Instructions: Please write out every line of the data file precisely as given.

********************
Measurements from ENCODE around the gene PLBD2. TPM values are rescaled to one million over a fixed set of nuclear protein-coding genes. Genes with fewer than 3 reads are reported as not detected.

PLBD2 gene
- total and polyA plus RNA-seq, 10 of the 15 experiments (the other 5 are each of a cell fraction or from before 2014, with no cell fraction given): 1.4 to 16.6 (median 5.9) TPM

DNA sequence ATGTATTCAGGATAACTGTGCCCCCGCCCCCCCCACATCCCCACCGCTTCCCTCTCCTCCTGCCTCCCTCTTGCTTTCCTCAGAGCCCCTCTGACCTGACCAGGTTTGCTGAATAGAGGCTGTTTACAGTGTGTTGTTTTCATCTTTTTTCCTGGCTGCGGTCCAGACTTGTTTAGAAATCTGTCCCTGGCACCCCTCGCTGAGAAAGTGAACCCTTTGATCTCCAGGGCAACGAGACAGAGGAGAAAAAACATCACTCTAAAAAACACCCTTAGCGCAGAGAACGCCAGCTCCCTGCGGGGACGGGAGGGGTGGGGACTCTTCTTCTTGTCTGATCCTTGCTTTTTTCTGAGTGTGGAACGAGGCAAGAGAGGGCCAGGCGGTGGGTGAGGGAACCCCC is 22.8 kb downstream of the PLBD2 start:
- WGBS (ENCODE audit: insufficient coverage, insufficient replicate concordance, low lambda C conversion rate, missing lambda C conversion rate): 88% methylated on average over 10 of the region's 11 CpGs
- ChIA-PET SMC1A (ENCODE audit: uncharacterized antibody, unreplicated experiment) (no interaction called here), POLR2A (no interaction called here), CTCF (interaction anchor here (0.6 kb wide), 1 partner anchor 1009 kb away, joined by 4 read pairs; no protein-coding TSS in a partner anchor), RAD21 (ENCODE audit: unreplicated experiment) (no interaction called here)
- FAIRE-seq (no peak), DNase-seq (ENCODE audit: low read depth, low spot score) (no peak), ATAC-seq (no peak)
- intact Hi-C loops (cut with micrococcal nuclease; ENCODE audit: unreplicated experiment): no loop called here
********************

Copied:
Measurements from ENCODE around the gene PLBD2. TPM values are rescaled to one million over a fixed set of nuclear protein-coding genes. Genes with fewer than 3 reads are reported as not detected.

PLBD2 gene
- total and polyA plus RNA-seq, 10 of the 15 experiments (the other 5 are each of a cell fraction or from before 2014, with no cell fraction given): 1.4 to 16.6 (median 5.9) TPM

DNA sequence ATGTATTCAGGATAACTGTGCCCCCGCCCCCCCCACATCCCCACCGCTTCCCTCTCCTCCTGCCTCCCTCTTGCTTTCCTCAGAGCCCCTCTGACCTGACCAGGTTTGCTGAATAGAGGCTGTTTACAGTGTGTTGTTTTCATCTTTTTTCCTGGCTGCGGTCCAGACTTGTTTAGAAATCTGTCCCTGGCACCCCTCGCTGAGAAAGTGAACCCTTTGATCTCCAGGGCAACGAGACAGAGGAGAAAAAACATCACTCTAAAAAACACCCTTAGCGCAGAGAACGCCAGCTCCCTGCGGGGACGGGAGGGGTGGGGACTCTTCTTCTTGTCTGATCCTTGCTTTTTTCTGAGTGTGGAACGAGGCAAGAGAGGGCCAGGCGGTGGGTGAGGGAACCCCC is 22.8 kb downstream of the PLBD2 start:
- WGBS (ENCODE audit: insufficient coverage, insufficient replicate concordance, low lambda C conversion rate, missing lambda C conversion rate): 88% methylated on average over 10 of the region's 11 CpGs
- ChIA-PET SMC1A (ENCODE audit: uncharacterized antibody, unreplicated experiment) (no interaction called here), POLR2A (no interaction called here), CTCF (interaction anchor here (0.6 kb wide), 1 partner anchor 1009 kb away, joined by 4 read pairs; no protein-coding TSS in a partner anchor), RAD21 (ENCODE audit: unreplicated experiment) (no interaction called here)
- FAIRE-seq (no peak), DNase-seq (ENCODE audit: low read depth, low spot score) (no peak), ATAC-seq (no peak)
- intact Hi-C loops (cut with micrococcal nuclease; ENCODE audit: unreplicated experiment): no loop called here